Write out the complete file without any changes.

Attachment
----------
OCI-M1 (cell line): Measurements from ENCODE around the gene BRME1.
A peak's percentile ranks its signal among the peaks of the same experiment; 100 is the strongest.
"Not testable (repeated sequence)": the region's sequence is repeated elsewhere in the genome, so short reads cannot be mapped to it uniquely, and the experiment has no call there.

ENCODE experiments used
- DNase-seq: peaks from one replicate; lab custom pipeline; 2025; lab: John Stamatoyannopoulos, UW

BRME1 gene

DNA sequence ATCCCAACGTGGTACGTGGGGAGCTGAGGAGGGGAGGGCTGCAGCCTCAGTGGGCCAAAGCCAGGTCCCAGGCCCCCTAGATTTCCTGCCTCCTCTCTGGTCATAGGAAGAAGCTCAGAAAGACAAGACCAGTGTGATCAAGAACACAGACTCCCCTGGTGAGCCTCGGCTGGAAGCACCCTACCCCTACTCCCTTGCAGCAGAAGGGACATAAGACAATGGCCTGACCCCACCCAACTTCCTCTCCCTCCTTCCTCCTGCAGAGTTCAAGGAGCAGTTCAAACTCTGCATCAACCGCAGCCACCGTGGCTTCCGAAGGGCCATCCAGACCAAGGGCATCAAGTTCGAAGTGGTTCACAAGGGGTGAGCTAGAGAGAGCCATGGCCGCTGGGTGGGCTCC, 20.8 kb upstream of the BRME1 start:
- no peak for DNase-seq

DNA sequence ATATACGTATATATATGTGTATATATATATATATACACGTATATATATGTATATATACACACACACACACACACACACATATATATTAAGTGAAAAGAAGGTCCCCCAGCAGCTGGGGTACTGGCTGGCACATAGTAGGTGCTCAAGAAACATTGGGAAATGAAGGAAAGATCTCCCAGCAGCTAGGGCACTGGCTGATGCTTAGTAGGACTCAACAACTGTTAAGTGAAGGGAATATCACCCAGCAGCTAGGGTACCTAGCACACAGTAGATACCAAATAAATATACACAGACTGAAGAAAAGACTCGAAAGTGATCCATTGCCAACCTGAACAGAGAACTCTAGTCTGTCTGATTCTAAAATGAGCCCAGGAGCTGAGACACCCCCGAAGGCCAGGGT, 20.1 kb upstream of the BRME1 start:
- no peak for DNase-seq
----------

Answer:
OCI-M1 (cell line): Measurements from ENCODE around the gene BRME1.
A peak's percentile ranks its signal among the peaks of the same experiment; 100 is the strongest.
"Not testable (repeated sequence)": the region's sequence is repeated elsewhere in the genome, so short reads cannot be mapped to it uniquely, and the experiment has no call there.

ENCODE experiments used
- DNase-seq: peaks from one replicate; lab custom pipeline; 2025; lab: John Stamatoyannopoulos, UW

BRME1 gene

DNA sequence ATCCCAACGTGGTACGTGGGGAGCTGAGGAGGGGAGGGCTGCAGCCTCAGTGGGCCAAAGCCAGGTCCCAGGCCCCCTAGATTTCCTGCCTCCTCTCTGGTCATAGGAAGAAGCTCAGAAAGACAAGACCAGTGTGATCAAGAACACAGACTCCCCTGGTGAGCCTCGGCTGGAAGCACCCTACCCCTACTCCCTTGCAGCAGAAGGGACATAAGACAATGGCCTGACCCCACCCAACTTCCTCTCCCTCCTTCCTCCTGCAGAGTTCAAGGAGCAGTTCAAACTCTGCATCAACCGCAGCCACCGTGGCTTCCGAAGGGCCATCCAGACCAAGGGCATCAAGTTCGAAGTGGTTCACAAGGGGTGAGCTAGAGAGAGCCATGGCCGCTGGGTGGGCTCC, 20.8 kb upstream of the BRME1 start:
- no peak for DNase-seq

DNA sequence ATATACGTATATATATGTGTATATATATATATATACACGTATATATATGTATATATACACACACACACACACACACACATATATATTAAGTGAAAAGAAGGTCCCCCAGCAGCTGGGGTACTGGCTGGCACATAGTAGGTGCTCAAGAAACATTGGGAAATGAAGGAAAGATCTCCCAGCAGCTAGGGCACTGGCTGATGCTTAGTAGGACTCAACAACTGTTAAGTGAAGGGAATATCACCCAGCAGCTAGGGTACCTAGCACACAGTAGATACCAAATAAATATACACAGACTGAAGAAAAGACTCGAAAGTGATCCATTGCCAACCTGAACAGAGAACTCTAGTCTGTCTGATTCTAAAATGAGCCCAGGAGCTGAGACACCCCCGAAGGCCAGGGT, 20.1 kb upstream of the BRME1 start:
- no peak for DNase-seq